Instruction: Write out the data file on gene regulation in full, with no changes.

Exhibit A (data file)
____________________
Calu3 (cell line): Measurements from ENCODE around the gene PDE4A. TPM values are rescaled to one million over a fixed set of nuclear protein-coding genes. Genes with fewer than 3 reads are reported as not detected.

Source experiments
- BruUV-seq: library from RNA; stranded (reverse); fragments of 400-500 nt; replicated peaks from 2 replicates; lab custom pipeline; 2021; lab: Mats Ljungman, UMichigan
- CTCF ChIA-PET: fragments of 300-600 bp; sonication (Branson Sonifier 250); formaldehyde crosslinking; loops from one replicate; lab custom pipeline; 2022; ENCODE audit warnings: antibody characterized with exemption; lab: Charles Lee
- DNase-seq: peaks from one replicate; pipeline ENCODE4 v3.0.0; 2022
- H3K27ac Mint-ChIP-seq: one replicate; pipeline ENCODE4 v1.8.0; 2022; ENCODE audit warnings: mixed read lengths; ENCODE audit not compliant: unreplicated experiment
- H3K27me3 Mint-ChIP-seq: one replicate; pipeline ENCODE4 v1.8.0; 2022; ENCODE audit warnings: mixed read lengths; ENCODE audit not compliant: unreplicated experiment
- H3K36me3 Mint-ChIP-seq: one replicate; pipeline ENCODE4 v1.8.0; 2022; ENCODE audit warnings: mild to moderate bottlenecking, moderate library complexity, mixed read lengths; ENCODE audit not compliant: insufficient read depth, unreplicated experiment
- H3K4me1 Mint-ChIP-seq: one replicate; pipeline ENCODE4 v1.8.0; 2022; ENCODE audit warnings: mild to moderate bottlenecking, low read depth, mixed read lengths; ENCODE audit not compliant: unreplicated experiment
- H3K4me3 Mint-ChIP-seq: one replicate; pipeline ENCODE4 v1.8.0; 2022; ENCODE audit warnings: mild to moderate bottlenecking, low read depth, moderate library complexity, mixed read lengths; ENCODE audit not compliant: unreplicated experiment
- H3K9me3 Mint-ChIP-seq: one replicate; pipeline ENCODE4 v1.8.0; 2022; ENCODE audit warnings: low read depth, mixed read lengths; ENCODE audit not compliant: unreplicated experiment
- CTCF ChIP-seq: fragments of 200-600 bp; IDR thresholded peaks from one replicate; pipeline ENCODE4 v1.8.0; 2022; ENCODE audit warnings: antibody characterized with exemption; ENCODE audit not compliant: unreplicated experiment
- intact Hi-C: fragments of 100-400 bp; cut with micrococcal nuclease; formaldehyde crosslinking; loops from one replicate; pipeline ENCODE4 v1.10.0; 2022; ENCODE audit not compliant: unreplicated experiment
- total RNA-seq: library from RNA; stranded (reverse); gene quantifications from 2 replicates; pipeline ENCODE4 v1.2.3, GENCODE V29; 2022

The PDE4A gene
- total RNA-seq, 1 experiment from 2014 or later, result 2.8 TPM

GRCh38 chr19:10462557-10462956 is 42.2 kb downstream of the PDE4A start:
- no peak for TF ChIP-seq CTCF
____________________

Calu3 (cell line): Measurements from ENCODE around the gene PDE4A. TPM values are rescaled to one million over a fixed set of nuclear protein-coding genes. Genes with fewer than 3 reads are reported as not detected.

Source experiments
- BruUV-seq: library from RNA; stranded (reverse); fragments of 400-500 nt; replicated peaks from 2 replicates; lab custom pipeline; 2021; lab: Mats Ljungman, UMichigan
- CTCF ChIA-PET: fragments of 300-600 bp; sonication (Branson Sonifier 250); formaldehyde crosslinking; loops from one replicate; lab custom pipeline; 2022; ENCODE audit warnings: antibody characterized with exemption; lab: Charles Lee
- DNase-seq: peaks from one replicate; pipeline ENCODE4 v3.0.0; 2022
- H3K27ac Mint-ChIP-seq: one replicate; pipeline ENCODE4 v1.8.0; 2022; ENCODE audit warnings: mixed read lengths; ENCODE audit not compliant: unreplicated experiment
- H3K27me3 Mint-ChIP-seq: one replicate; pipeline ENCODE4 v1.8.0; 2022; ENCODE audit warnings: mixed read lengths; ENCODE audit not compliant: unreplicated experiment
- H3K36me3 Mint-ChIP-seq: one replicate; pipeline ENCODE4 v1.8.0; 2022; ENCODE audit warnings: mild to moderate bottlenecking, moderate library complexity, mixed read lengths; ENCODE audit not compliant: insufficient read depth, unreplicated experiment
- H3K4me1 Mint-ChIP-seq: one replicate; pipeline ENCODE4 v1.8.0; 2022; ENCODE audit warnings: mild to moderate bottlenecking, low read depth, mixed read lengths; ENCODE audit not compliant: unreplicated experiment
- H3K4me3 Mint-ChIP-seq: one replicate; pipeline ENCODE4 v1.8.0; 2022; ENCODE audit warnings: mild to moderate bottlenecking, low read depth, moderate library complexity, mixed read lengths; ENCODE audit not compliant: unreplicated experiment
- H3K9me3 Mint-ChIP-seq: one replicate; pipeline ENCODE4 v1.8.0; 2022; ENCODE audit warnings: low read depth, mixed read lengths; ENCODE audit not compliant: unreplicated experiment
- CTCF ChIP-seq: fragments of 200-600 bp; IDR thresholded peaks from one replicate; pipeline ENCODE4 v1.8.0; 2022; ENCODE audit warnings: antibody characterized with exemption; ENCODE audit not compliant: unreplicated experiment
- intact Hi-C: fragments of 100-400 bp; cut with micrococcal nuclease; formaldehyde crosslinking; loops from one replicate; pipeline ENCODE4 v1.10.0; 2022; ENCODE audit not compliant: unreplicated experiment
- total RNA-seq: library from RNA; stranded (reverse); gene quantifications from 2 replicates; pipeline ENCODE4 v1.2.3, GENCODE V29; 2022

The PDE4A gene
- total RNA-seq, 1 experiment from 2014 or later, result 2.8 TPM

GRCh38 chr19:10462557-10462956 is 42.2 kb downstream of the PDE4A start:
- no peak for TF ChIP-seq CTCF